or barque, experienced two
from Kalajoki to Astoria at weeks of heavy weather before
age 21. He too worked at the arriving at the mouth of the Co-
plywood mill and later as a lumbia River around March 7 of
roofer, Marju said, before that year. The ship capsized and
retiring and moving back to seven people were rescued and
17 people, includingCapt. Lew-
“I think about communi- is, were drowned.
ty college, going to MERTS
Jan Barber, who also takes
to get a degree,” Mikko said. care of the grave, said people
³,¶YH WDNHQ D FRXSOH RI ¿HOG have honed in on the story of
trips there.”
the three sailors, but “then you
While he would rather just start digging more, and you hear
do welding like his father, different things.” What may
Mikko said he understands possibly contribute to the “con-
the purpose of continuing his ÀLFWLQJ´YHUVLRQVRIWKHJUDYH¶V
education. “If you can’t do it origin, Barber said, is they could
by experience, then you have all be true stories — just not as
to do it by paper.”
they relate to that particular site.
— Edward Stratton
Montero agreed, saying, “I
Jaakola: ‘If you can’t do
it by experience, then you
have to do it by paper
Continued from Page 1A
Photos by JOSHUA BESSEX — The Daily Astorian
Jose Sosa tears up after learning he received the President’s Award at the Clatsop Community College graduation
ceremony at the Liberty Theater Friday. See more photos of the graduates online at
Robin Montero, left, and Jan Barber are part of an unof-
ficial neighborhood group that has adopted the Grave of
the Unknown Sailor in the cove in Seaside and sees to its
care and maintenance. A marker at the site says the sailor,
or sailors, depending on which version of the grave’s ori-
gin is correct, were found April 25, 1865, making this year
the site’s 150th anniversary.
hate to say it — this whole area
is a graveyard.”
Several of the early residents,
according to Hanson, remember
incidents before the 1900s when
the cove area near the sailors’
grave was used to bury other de-
ceasedpeople, particularly sev-
eral individuals who died from
drowning accidents.
“None of these spots were
marked with any lasting marker,
however, and no records were
kept so their locations were soon
lost to view,” Hanson writes.
Neighborly care
Before the neighborhood
group adopted the Grave of the
Unknown Sailor, it also was
close to becoming a wholly ne-
glected burial site, broken and
overrun with weeds. Now it is
bles, sand dollars or other knick-
knacks at the grave as a way of
paying homage to someone or
Prior to the summer of 2011,
the memorial was used as a
geocache location, which was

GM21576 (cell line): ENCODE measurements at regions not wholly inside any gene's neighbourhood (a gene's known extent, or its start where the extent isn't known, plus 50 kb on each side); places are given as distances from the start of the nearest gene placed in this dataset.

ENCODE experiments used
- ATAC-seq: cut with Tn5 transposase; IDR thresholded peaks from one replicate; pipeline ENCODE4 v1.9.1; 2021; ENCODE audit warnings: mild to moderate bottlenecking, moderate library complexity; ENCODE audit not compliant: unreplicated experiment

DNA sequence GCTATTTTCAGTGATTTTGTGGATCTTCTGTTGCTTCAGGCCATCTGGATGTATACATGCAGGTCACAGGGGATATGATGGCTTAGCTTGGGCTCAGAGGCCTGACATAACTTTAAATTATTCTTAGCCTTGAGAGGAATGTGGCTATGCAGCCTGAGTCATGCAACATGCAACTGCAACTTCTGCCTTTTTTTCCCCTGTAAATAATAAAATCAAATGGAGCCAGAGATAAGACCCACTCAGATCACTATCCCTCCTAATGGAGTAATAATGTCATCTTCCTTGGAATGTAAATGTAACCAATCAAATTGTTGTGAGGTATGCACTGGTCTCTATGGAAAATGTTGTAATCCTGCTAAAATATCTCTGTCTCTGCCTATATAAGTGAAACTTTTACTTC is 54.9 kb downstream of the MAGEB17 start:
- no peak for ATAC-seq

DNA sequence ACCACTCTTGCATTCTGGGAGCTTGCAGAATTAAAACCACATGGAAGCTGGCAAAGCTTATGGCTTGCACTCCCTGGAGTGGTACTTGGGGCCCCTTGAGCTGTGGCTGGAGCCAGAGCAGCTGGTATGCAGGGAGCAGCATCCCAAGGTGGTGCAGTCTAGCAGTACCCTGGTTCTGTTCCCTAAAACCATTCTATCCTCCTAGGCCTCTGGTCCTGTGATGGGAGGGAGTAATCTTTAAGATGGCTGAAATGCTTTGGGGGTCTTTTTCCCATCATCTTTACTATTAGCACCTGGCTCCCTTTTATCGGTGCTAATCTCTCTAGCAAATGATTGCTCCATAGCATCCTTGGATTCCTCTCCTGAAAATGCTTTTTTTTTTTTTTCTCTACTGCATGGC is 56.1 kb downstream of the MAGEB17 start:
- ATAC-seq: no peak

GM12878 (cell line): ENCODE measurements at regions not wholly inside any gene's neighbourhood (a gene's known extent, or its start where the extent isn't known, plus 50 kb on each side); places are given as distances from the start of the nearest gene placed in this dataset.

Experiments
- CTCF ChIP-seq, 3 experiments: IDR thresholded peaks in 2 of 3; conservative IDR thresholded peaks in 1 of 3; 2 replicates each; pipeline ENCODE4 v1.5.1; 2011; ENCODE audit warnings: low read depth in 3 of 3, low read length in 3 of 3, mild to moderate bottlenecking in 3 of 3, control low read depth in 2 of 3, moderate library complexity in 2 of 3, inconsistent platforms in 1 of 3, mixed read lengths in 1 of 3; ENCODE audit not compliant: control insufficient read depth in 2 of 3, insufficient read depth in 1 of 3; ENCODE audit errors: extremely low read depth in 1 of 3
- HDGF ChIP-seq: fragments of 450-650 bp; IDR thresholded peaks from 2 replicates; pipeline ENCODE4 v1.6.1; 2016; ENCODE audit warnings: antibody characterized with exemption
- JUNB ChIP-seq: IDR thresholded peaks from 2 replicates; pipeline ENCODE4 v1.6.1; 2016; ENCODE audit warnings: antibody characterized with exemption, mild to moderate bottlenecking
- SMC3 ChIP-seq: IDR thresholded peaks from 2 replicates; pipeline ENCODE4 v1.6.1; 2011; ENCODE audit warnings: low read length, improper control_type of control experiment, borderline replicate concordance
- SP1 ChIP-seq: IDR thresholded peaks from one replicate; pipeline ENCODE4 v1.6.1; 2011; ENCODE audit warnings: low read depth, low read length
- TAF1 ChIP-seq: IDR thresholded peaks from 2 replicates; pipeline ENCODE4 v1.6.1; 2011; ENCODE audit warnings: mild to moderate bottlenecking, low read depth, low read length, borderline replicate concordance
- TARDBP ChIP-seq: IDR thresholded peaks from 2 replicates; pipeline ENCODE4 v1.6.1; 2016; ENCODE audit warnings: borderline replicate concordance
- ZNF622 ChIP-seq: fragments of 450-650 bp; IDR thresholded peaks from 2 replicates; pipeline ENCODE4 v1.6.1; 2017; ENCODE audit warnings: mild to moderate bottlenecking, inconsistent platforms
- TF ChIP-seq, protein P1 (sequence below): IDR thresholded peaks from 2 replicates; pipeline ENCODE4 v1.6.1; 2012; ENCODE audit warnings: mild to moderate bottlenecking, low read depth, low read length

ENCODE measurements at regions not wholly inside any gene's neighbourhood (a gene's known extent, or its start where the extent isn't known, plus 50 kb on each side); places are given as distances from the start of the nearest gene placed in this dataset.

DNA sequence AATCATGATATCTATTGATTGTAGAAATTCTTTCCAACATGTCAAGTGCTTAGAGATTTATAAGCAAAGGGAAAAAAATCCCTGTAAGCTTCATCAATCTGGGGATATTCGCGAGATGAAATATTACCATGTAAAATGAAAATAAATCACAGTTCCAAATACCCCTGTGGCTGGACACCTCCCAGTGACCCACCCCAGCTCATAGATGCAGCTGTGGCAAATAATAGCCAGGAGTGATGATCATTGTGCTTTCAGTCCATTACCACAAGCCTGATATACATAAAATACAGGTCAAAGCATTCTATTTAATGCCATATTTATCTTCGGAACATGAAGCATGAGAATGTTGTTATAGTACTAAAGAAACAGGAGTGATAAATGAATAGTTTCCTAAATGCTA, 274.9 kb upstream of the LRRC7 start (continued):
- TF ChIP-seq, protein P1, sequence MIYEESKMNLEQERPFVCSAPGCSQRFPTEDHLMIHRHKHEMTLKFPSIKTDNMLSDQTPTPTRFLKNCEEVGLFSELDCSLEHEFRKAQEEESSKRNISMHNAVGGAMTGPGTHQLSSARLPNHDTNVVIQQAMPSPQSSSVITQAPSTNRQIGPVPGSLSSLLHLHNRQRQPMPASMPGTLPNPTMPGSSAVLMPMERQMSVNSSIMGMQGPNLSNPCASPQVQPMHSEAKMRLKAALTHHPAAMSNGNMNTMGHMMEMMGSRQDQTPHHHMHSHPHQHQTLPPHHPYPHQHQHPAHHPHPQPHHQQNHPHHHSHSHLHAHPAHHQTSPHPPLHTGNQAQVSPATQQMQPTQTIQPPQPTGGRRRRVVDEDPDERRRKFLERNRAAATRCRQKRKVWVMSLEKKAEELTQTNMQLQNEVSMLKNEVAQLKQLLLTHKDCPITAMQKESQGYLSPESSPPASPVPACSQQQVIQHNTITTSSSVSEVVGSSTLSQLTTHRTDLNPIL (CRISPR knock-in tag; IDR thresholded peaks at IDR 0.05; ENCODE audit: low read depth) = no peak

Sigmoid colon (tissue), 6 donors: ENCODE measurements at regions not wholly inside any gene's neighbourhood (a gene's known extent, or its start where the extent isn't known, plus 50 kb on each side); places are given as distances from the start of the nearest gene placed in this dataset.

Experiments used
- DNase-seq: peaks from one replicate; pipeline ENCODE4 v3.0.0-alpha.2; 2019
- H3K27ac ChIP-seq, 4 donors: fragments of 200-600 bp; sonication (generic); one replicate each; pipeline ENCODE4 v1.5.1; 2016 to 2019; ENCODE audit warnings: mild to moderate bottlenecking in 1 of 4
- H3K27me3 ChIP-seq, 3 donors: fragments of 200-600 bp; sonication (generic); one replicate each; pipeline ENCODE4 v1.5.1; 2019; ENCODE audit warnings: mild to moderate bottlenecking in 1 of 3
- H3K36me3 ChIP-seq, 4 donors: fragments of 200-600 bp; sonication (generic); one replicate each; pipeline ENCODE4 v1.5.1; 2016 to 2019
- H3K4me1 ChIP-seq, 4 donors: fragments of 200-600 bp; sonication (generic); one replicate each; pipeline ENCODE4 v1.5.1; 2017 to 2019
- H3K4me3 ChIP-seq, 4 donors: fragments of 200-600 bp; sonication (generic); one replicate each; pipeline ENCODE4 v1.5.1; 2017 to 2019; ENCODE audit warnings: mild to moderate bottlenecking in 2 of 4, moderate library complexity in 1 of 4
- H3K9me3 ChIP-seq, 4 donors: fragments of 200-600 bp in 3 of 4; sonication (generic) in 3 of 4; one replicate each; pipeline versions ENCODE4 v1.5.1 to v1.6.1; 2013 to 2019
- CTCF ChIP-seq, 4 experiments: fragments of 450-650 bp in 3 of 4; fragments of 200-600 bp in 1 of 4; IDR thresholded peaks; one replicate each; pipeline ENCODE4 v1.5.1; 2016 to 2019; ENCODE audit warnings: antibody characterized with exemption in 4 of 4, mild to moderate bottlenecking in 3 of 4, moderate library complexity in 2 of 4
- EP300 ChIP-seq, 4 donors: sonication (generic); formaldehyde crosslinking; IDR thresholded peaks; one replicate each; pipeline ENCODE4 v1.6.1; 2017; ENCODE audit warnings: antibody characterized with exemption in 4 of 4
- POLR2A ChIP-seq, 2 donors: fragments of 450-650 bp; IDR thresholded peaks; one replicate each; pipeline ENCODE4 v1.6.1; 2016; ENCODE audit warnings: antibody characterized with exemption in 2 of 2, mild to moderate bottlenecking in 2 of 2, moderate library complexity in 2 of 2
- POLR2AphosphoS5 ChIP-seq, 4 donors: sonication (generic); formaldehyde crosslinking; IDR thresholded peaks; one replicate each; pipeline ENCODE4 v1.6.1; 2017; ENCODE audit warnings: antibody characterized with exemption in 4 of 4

“totally inappropriate” and led
to people climbing around the
site and causing damage, Bar-
ber said. Having the geocache
removed immensely helped the
state of the site, Montero said.
Even now, however, some peo-
ple do not seem to realize the
monument is a grave site, and
the neighbors have an idea for
bringing more awareness.
Marking the site
Whatever the grave’s true or-
igin story may be, the neighbor-
hood group is leading an effort
to get a historical information
board placed on the northeast
carefully maintained by Barber corner of the memorial where
and her husband, Jay; Montero it would not obstruct any res-
and her husband, Bill; Walt and ident’s ocean view. The sign,
Denise Walthour; John Parks; as proposed by the cove resi-
Walter Dagatt; and other neigh- dents at a Seaside City Council
meeting in August 2011, would
“It’s just become a great way be 16-by-30 inches and include
to meet your neighbors,” Mon- the lore of the three sailors, a
tero said. “We just care deeply map of various shipwrecks in
about it. It’s our history; it’s who the area and ocean safety infor-
mation. While the City Council
we are.”
Together they weed the site, showed interest in the project
WHQGWRÀRZHUVDQGSODQWVNHHS at that time, nothing came of it.
the paint looking nice and occa- But Montero and Barber plan to
sionally replace the U.S. Marine bring the proposal before City
“We need to honor the peo-
unassuming plot that contains
two small markers, one en- ple that have come before us,
graved with the words, “Known and this board would do that,”
Only to God,” and the other en- Barber said.
Montero agreed.
graved, “Found On the Beach
“If we keep forgetting, eventu-
April 25, 1965.” Sometimes
SHRSOHZLOOOHDYHÀRZHUVPDU- ally it will be forgotten,” she said.